When the sun goes down, fears come up. The blessing of a transcendent story for any age is that it helps us to escape, to relate, to connect and to understand the perils and magic of our mortal universe.
Great children's literature assures us that frail looking boys with scars on their foreheads can become heroes, spiders can write words to save lives and bunnies can go to bed fearlessly. Great children's literature inspires us to want to live backwards: to live as openly and tenderly as a child. Great children's literature for adults encourages us to live every day with intention to make the world harmonious for children, just as Fern's father did in Charlotte's Web when he lowered the ax on that fateful day and spared Wilbur.
Here, below, are my top recommendations for bedtime reading for all ages for the year 2010. In the midst of the swirling clouds of conversations on recession, terrorism threats and environmental anxieties, our great authors, honoring the mysterious yet profound world of childhood, steer us toward peace and community, and the promise of hope in the morning.
The Gift of Nothing by Patrick McDonnell: Mooch so wants to give his friend Earl a special gift, but Earl has everything. When Mooch realizes what Earl really wants is nothing, he goes about giving him nothing in a new and wonderful way. What you end with: Mooch and Earl's simple yet joyous embrace.
Gone Wild by David McLimans: A brilliantly illustrated alphabet book depicting 26 endangered animals. Information is given on habitat and the threats to the animals' existence. Why we read this: to marvel at inventive art and to get active on protecting our quieter friends in nature.
The Three Questions by Jon Muth: Based on a story by Tolstoy, Jon Muth takes us on Nikolai's journey to discover his purpose: "When is the best time to do things? Who is the most important one? What is the right thing to do?" He visits Leo, an old turtle who lives in the mountains. Leo explains, "There is only one important time, and that time is now. The most important one is always the one you are with. And the most important thing is to do good for the one who is standing at your side." And Nikolai realizes he has been discovering these answers all along. For whom would this book most matter: if every world leader answered the question, "Who is the most important one?" with: "the child", we would achieve world peace, safety and health.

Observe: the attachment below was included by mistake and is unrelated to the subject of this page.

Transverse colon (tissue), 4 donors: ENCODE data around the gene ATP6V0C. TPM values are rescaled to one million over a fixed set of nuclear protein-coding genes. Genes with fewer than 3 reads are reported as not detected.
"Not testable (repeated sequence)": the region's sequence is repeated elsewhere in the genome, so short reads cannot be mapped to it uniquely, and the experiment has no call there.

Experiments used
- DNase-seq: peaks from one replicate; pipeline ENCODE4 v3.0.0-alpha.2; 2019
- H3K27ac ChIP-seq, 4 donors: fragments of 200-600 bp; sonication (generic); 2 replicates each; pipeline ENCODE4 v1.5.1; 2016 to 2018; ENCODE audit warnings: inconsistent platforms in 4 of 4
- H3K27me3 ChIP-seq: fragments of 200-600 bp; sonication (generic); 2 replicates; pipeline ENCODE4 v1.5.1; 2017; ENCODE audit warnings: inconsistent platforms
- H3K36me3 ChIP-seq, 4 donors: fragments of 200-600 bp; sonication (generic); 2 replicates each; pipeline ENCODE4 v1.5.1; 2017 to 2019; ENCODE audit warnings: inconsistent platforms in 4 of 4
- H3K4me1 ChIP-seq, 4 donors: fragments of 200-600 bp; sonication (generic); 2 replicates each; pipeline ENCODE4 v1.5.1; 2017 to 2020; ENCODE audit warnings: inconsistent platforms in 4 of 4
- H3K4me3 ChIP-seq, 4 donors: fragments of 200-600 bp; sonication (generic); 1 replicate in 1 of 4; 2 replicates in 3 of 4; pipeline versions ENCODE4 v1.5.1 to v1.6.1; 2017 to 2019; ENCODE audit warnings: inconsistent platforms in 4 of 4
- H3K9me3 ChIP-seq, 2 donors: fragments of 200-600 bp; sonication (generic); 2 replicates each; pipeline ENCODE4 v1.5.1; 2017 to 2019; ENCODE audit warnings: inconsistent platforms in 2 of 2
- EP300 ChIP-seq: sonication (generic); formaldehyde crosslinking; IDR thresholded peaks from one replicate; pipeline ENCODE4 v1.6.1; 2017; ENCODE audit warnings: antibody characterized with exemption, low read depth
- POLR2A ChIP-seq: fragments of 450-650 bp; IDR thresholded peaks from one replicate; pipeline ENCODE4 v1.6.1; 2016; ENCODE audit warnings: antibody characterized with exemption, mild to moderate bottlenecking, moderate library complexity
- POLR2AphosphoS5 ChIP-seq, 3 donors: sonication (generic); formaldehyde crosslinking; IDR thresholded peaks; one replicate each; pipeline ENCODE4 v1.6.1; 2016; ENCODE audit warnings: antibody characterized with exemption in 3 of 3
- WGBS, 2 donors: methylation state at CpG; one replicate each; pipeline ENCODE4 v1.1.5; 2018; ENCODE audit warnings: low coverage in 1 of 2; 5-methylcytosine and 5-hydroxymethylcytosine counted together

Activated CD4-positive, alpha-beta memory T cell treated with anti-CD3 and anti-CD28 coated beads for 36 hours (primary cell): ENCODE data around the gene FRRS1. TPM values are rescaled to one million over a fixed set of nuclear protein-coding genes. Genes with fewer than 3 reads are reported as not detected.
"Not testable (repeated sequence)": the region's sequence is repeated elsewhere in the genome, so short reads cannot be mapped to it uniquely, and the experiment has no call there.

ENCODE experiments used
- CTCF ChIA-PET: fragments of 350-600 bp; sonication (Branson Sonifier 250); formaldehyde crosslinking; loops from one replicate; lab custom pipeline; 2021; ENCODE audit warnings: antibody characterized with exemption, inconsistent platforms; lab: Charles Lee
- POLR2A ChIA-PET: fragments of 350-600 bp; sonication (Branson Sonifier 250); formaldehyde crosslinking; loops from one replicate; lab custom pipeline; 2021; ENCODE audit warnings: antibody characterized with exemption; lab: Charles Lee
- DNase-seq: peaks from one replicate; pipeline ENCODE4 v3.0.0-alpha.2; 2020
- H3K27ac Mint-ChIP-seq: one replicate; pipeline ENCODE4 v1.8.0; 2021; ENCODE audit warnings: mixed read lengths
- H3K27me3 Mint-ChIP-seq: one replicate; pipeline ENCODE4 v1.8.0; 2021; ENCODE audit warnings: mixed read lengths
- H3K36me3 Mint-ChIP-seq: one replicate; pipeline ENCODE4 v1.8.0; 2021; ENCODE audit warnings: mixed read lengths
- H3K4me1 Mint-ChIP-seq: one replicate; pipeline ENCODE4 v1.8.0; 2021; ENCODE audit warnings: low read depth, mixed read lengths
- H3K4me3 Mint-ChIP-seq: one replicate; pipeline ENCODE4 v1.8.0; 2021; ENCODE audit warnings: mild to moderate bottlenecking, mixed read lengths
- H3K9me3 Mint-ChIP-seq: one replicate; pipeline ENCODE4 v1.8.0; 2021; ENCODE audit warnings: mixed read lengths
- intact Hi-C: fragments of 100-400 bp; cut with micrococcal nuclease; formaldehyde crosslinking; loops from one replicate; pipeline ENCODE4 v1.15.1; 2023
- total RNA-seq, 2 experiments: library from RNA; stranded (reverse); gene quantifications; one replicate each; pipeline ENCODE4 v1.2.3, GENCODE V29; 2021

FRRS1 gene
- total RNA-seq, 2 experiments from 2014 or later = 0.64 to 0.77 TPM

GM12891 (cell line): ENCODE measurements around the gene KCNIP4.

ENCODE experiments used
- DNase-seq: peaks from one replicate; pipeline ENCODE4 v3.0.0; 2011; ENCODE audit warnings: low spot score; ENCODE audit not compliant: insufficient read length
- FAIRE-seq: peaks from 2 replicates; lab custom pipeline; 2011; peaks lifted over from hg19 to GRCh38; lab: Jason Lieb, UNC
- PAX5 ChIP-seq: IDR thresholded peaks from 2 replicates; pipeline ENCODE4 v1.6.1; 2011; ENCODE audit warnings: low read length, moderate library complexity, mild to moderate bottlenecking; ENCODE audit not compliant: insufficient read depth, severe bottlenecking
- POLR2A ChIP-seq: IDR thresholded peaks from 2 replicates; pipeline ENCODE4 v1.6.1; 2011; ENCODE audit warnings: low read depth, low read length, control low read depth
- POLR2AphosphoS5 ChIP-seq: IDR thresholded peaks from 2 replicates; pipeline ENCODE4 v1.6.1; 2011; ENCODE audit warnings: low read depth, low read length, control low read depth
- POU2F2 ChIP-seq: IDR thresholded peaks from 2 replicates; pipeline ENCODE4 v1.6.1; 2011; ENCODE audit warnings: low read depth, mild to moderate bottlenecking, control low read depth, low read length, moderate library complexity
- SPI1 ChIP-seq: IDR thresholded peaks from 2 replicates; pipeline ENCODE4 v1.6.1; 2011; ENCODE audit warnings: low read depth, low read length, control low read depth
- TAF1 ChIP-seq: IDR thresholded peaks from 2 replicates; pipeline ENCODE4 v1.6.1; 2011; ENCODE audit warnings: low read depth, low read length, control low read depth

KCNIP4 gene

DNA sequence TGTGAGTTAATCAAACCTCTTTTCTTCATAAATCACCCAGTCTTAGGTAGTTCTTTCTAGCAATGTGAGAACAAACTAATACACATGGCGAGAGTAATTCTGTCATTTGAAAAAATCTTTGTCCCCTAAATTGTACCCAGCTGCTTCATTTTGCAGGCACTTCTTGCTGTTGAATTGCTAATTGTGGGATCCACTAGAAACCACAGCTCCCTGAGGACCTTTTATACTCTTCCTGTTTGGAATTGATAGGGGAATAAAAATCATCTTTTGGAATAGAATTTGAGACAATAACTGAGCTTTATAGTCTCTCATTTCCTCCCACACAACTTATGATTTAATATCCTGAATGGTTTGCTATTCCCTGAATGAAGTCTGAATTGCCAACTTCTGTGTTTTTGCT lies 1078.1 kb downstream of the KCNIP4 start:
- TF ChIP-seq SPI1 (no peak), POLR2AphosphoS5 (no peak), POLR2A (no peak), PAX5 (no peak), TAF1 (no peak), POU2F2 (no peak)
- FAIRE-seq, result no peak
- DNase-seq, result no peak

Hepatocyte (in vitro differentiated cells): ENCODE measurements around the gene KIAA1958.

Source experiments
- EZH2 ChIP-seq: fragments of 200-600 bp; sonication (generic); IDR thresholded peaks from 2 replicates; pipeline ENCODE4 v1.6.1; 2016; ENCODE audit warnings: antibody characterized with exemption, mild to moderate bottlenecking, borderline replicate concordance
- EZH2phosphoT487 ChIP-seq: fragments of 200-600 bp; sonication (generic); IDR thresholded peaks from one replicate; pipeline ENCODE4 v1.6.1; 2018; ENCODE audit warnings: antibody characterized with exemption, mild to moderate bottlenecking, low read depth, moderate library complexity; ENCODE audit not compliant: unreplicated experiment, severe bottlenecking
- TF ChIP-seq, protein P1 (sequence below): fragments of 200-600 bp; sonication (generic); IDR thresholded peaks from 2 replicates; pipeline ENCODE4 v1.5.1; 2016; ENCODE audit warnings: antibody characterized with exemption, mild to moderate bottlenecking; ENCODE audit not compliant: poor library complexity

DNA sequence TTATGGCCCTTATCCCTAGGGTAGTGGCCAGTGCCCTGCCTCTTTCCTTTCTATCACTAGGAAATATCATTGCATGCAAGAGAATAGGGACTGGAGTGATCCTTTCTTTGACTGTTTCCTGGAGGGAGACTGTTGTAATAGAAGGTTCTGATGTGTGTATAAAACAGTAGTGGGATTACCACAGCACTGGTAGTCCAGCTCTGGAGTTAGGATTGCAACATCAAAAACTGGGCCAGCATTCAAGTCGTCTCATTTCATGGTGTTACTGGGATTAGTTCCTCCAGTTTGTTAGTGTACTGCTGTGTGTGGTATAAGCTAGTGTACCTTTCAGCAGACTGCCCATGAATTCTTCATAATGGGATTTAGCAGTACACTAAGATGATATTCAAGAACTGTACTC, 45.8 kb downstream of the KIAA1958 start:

Haiku Baby by Betsy Snyder: about a bluebird who visits animal friends; the story, of the moon, a flower, and other natural gits is told through haiku. The simplicity and peacefulness of the pictures and words is revelatory. "In tickly-toe grass a buttercup offers up yellow nose kisses." To remind us to: savor the moments and to cradle the miracles of every day.
Planting the Trees of Kenya: The Story of Wangari Maatthai by Claire Nivola: Wangari Maathai won the Nobel Prize in 2004 for her efforts to repair the environmental damage done to Kenya. She taught women and children to plant seeds and grow trees. Nivola shows the children restoring the health of a country. How this book will inspire: it's not just Wangari who rallies us; it's the tenderness of the children and their mothers, taking political action by planting gardens.
Poppy by Avi: Poppy is a mouse who shows tremendous courage on behalf of her people. Although she is by nature shy, she wills herself to stand up to injustice. Inspired by her friend Ragweed, she embarks on a great quest. Why read this: Poppy proves you might be small but you are not insignificant. It is what is within that counts.
One Hen: How One Small Loan Made a Big Difference by Katie Smith Milway: Kojo lives in a small Ashanti village. His life is changed when he is given a micro-loan by his village and he is able to buy a hen. His success after this impacts everyone in his community and beyond. Why we all should read this: When we try to figure out what to do to help in this year 2010, this book gives us a good model for how teaching a man to fish is more important than the fish itself.
The Dream Keeper by Langston Hughes: One of the greatest poetry collections ever compiled, The Dream Keeper contains Hughes' masterpiece, "April Rain Song" as well as "The Dream Keeper" itself. But it is also the small poems that resonate: "I loved my friend/he went away." What's important: Langston Hughes shows us that words can change worlds. His poems told the story of a people, in a time, in a place, and that love is always and forevermore the sword of justice.